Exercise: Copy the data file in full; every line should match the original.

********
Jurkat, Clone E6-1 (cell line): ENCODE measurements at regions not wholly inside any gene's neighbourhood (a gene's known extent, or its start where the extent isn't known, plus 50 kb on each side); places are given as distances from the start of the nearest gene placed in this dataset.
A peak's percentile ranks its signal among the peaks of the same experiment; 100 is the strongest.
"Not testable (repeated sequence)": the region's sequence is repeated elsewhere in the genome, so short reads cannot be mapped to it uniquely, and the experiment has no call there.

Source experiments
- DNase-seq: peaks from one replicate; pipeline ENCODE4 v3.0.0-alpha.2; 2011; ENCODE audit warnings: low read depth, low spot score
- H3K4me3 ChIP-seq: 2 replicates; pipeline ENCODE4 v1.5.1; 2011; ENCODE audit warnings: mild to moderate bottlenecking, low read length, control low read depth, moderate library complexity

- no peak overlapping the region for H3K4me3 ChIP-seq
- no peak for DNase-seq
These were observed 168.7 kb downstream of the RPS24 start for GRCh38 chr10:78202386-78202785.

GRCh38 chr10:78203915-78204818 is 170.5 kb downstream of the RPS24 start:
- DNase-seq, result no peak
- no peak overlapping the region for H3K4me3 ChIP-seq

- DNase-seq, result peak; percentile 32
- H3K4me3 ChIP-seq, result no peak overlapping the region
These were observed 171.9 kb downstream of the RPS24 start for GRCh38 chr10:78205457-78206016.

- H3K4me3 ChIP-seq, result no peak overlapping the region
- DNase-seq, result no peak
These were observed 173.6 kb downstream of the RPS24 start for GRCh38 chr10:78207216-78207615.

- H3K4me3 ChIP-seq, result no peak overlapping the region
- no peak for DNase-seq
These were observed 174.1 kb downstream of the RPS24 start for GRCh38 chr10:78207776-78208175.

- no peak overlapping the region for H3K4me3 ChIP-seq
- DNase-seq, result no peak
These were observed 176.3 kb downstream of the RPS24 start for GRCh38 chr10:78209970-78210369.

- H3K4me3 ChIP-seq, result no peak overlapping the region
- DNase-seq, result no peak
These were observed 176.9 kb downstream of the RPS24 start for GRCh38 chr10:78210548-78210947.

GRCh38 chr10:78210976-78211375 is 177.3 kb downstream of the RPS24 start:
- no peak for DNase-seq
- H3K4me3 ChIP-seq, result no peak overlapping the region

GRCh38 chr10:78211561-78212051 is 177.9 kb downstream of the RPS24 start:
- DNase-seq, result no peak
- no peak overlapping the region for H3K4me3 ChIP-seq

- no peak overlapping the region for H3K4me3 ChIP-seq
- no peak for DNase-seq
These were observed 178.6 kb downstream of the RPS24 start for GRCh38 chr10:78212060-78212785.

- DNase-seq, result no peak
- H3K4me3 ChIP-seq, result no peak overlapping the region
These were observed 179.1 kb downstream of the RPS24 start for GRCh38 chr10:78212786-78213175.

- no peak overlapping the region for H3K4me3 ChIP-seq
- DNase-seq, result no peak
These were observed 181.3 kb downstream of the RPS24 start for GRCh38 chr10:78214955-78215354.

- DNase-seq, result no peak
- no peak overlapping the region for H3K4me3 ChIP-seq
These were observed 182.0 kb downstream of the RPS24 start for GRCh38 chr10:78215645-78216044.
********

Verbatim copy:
Jurkat, Clone E6-1 (cell line): ENCODE measurements at regions not wholly inside any gene's neighbourhood (a gene's known extent, or its start where the extent isn't known, plus 50 kb on each side); places are given as distances from the start of the nearest gene placed in this dataset.
A peak's percentile ranks its signal among the peaks of the same experiment; 100 is the strongest.
"Not testable (repeated sequence)": the region's sequence is repeated elsewhere in the genome, so short reads cannot be mapped to it uniquely, and the experiment has no call there.

Source experiments
- DNase-seq: peaks from one replicate; pipeline ENCODE4 v3.0.0-alpha.2; 2011; ENCODE audit warnings: low read depth, low spot score
- H3K4me3 ChIP-seq: 2 replicates; pipeline ENCODE4 v1.5.1; 2011; ENCODE audit warnings: mild to moderate bottlenecking, low read length, control low read depth, moderate library complexity

- no peak overlapping the region for H3K4me3 ChIP-seq
- no peak for DNase-seq
These were observed 168.7 kb downstream of the RPS24 start for GRCh38 chr10:78202386-78202785.

GRCh38 chr10:78203915-78204818 is 170.5 kb downstream of the RPS24 start:
- DNase-seq, result no peak
- no peak overlapping the region for H3K4me3 ChIP-seq

- DNase-seq, result peak; percentile 32
- H3K4me3 ChIP-seq, result no peak overlapping the region
These were observed 171.9 kb downstream of the RPS24 start for GRCh38 chr10:78205457-78206016.

- H3K4me3 ChIP-seq, result no peak overlapping the region
- DNase-seq, result no peak
These were observed 173.6 kb downstream of the RPS24 start for GRCh38 chr10:78207216-78207615.

- H3K4me3 ChIP-seq, result no peak overlapping the region
- no peak for DNase-seq
These were observed 174.1 kb downstream of the RPS24 start for GRCh38 chr10:78207776-78208175.

- no peak overlapping the region for H3K4me3 ChIP-seq
- DNase-seq, result no peak
These were observed 176.3 kb downstream of the RPS24 start for GRCh38 chr10:78209970-78210369.

- H3K4me3 ChIP-seq, result no peak overlapping the region
- DNase-seq, result no peak
These were observed 176.9 kb downstream of the RPS24 start for GRCh38 chr10:78210548-78210947.

GRCh38 chr10:78210976-78211375 is 177.3 kb downstream of the RPS24 start:
- no peak for DNase-seq
- H3K4me3 ChIP-seq, result no peak overlapping the region

GRCh38 chr10:78211561-78212051 is 177.9 kb downstream of the RPS24 start:
- DNase-seq, result no peak
- no peak overlapping the region for H3K4me3 ChIP-seq

- no peak overlapping the region for H3K4me3 ChIP-seq
- no peak for DNase-seq
These were observed 178.6 kb downstream of the RPS24 start for GRCh38 chr10:78212060-78212785.

- DNase-seq, result no peak
- H3K4me3 ChIP-seq, result no peak overlapping the region
These were observed 179.1 kb downstream of the RPS24 start for GRCh38 chr10:78212786-78213175.

- no peak overlapping the region for H3K4me3 ChIP-seq
- DNase-seq, result no peak
These were observed 181.3 kb downstream of the RPS24 start for GRCh38 chr10:78214955-78215354.

- DNase-seq, result no peak
- no peak overlapping the region for H3K4me3 ChIP-seq
These were observed 182.0 kb downstream of the RPS24 start for GRCh38 chr10:78215645-78216044.